While the world has been taking measures to fight the spread of the novel coronavirus, several governments have exploited the lockdowns imposed by the pandemic to curtail freedoms and rights. Algeria’s government is one such example of this.

Shaken by an unprecedented peaceful protest movement that has been going on for over a year, the Algerian authorities are capitalizing on the coronavirus outbreak to strike back at civil society and opposition figures in a desperate effort to stifle dissent and end the protests. The arrest and summons of protestors to go to police stations underline that human rights in Algeria are under threat.

After his election last December, President Abdel-Majid Tebboun promised reforms to “consolidate democracy,” the rule of law, and respect for human rights. He also committed to initiating a dialogue with the protest movement and releasing political detainees. In January of this year, the public channel ENTV announced that 76 people from across the country had been released, among them the 86-year-old veteran of the war of independence, Lakhdar Boureg‘a. However, no less than 173 individuals are still believed to be in jail.

Today, despite the suspension of weekly demonstrations because the popular movement agreed to a truce during the country’s confinement, arbitrary arrests targeting opposition figures, students, civil society activists, and journalists continue. Dozens of people have been detained under various charges such as “illegal gathering,” “harming state security,” “harming the integrity of national territory,” or “distribution of documents harming the national interest.” The cases abound of activists and students, including Sohaïb Debaghi, Meziane Koufi, and Anaïs Matari, who have been summoned by the police and gendarmerie during the confinement period.

The regime is also using the judicial system to imprison activists or placing them in lengthy pretrial detention on false charges. This is what has happened, for instance, with Samir Belarbi, Suleiman Hamitouche, and Khaled Drareni. Drareni, who writes for Reporters Without Borders and is a cofounder of the Algerian news website Casbah Tribune, had been arrested several times and was charged on March 27 with “attacking the integrity of the national territory.” He was put in prison, though the judge did not specify a prison term, saying this would be determined after his incarceration.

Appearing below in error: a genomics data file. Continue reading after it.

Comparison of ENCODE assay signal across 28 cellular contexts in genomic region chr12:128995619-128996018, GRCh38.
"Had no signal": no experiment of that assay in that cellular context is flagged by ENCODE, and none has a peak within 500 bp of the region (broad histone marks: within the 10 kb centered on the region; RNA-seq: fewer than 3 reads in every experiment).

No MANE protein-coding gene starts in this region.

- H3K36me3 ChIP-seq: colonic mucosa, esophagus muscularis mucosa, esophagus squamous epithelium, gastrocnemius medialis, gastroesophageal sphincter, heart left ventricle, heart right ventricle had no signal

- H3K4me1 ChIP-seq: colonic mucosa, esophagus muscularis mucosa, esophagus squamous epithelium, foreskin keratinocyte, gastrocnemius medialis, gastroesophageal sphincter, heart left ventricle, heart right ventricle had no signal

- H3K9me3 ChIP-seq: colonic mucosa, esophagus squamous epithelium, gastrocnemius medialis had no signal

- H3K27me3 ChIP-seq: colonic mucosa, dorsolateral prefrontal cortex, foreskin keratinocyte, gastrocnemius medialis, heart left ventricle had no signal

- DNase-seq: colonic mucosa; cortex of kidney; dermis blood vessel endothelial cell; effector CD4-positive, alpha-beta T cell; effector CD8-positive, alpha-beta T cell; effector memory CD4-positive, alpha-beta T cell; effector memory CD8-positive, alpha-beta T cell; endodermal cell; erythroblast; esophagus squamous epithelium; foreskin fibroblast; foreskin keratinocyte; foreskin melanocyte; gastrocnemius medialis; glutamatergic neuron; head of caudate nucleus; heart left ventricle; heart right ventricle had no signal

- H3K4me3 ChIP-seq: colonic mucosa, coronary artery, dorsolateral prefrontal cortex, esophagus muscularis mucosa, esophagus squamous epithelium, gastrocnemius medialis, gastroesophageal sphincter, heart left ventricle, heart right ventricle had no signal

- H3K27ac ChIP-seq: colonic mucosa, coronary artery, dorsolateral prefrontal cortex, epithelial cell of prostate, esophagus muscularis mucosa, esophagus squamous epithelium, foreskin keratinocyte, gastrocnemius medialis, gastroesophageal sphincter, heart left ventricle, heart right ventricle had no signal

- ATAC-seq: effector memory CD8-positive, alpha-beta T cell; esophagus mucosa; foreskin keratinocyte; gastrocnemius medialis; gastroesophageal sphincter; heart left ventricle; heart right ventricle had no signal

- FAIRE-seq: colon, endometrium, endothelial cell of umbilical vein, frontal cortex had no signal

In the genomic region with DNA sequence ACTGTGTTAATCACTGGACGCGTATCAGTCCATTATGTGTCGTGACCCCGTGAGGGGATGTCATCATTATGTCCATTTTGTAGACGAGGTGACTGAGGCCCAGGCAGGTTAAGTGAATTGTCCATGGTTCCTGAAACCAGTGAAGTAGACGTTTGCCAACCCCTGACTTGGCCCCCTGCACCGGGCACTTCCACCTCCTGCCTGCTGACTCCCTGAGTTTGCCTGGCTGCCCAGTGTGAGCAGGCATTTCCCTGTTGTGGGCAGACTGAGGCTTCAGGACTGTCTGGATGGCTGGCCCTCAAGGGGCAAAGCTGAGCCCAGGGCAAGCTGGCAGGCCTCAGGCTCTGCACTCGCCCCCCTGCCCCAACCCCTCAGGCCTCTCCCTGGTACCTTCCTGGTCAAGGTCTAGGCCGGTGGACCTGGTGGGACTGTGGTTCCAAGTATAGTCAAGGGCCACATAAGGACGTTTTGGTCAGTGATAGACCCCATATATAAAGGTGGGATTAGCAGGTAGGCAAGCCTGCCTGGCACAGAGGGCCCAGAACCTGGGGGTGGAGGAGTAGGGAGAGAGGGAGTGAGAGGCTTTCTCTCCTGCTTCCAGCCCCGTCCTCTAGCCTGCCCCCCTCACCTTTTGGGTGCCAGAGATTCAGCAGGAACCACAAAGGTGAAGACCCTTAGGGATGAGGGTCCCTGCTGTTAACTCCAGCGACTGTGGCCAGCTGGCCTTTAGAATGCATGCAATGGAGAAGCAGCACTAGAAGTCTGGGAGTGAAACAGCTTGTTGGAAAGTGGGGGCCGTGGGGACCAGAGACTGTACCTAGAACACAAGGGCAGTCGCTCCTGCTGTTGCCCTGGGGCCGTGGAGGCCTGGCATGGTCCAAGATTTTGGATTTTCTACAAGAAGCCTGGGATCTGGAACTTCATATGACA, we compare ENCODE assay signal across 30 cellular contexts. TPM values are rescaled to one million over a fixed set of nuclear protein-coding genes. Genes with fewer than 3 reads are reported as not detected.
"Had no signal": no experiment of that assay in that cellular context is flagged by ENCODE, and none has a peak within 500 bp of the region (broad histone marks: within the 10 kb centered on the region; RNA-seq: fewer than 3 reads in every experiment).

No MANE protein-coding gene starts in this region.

Similarly, Karim Tabbou, the leader of the Democratic and Social Union, which the authorities don’t recognize, has been arrested and released several times. He was eventually sentenced to a one-year jail term in a hasty trial on March 24, for “incitement to violence.” The Order of Lawyers declared that Tabbou’s trial violated a Justice Ministry decree imposing a temporary halt on court hearings from March 17 until March 31 to fight the spread of the coronavirus.

The arbitrary arrest and detention of activists is putting pressure on an already overcrowded and decrepit prison system, which facilitates more contaminations. For instance, the main prison of Al-Harrash, where both Tabbou and Drareni have been transferred, along with many others, was built in 1855 and is notoriously overpopulated. It suffers from insufficient bed space as well as ventilation and hygiene problems, not to mention inadequate food for the inmates. As a result of this, doctors and lawyers are calling for the immediate release of political prisoners as well as those charged with minor offenses.

Nonetheless, the authorities have remained deaf to such calls. In fact they have sanctioned state employees who have shown leniency toward protestors. Such is the case of the public prosecutor linked to the Sidi M’hamed tribunal in Algiers, Mohammed Sid Ahmed Belhadi. In February, Belhadi was transferred to Oued, over 600 kilometers southeast of the capital, because he had requested the acquittal of sixteen peaceful protesters. The National Union of Algerian Magistrates condemned his transfer as being “a threat to the constitutional and professional security of magistrates.”

More recently, on March 29, the deputy prosecutor of the court of Tiaret, southwest of Algiers, was placed in detention for allegedly “handing over confidential documents” to a journalist. The deputy prosecutor is a member of a syndicate that has been fighting for the independence of the judiciary. These punitive measures violate the basic principles of judicial independence.

The authorities took a further step under the guise of fighting the coronavirus. They have intensified their war on social media. To this end, they have used trolls, shut down Facebook accounts, and posted personal information of political opponents and journalists online, all to shame, attack, or discredit them.

On March 17, Tebboun warned that the “publication of false and misleading information to propagate confusion and keep the citizen in a state of anxiety and terror” would be severely punished. He also ordered the minister of communications to take all measures to prohibit the publication of figures and information on the coronavirus that were not released by the Ministry of Health, Population, and Hospital Reform. As such, the right to access and share information regarding the spread of the virus became unlawful, opening up anyone who did so to arrest.

While the fight against the coronavirus outbreak may require some limitations on personal freedoms, the Algerian authorities are using the health threat to curb dissent, while also returning to its old habits of opaqueness, concealment, and distortion of information. This will only exacerbate the Algerians’ crisis of confidence in their state, as they are likely to suffer a lasting erosion of their basic freedoms.